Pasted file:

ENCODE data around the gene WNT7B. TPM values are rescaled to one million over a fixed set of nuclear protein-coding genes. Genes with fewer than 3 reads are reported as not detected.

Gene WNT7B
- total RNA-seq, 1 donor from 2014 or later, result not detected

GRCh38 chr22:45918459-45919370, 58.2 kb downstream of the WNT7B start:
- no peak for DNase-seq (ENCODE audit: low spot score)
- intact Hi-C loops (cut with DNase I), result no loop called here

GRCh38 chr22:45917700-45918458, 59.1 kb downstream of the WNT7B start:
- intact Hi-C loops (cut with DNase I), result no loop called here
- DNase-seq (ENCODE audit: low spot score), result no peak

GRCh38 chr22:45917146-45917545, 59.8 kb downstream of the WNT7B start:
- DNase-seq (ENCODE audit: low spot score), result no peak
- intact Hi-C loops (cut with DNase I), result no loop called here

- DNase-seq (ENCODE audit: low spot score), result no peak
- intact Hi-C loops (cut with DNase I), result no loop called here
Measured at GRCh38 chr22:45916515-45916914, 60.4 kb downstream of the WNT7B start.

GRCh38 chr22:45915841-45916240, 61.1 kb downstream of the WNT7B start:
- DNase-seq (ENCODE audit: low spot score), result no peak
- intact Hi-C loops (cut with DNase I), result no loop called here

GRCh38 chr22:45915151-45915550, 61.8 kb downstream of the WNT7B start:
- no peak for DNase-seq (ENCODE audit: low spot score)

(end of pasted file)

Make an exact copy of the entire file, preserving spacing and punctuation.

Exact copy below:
ENCODE data around the gene WNT7B. TPM values are rescaled to one million over a fixed set of nuclear protein-coding genes. Genes with fewer than 3 reads are reported as not detected.

Gene WNT7B
- total RNA-seq, 1 donor from 2014 or later, result not detected

GRCh38 chr22:45918459-45919370, 58.2 kb downstream of the WNT7B start:
- no peak for DNase-seq (ENCODE audit: low spot score)
- intact Hi-C loops (cut with DNase I), result no loop called here

GRCh38 chr22:45917700-45918458, 59.1 kb downstream of the WNT7B start:
- intact Hi-C loops (cut with DNase I), result no loop called here
- DNase-seq (ENCODE audit: low spot score), result no peak

GRCh38 chr22:45917146-45917545, 59.8 kb downstream of the WNT7B start:
- DNase-seq (ENCODE audit: low spot score), result no peak
- intact Hi-C loops (cut with DNase I), result no loop called here

- DNase-seq (ENCODE audit: low spot score), result no peak
- intact Hi-C loops (cut with DNase I), result no loop called here
Measured at GRCh38 chr22:45916515-45916914, 60.4 kb downstream of the WNT7B start.

GRCh38 chr22:45915841-45916240, 61.1 kb downstream of the WNT7B start:
- DNase-seq (ENCODE audit: low spot score), result no peak
- intact Hi-C loops (cut with DNase I), result no loop called here

GRCh38 chr22:45915151-45915550, 61.8 kb downstream of the WNT7B start:
- no peak for DNase-seq (ENCODE audit: low spot score)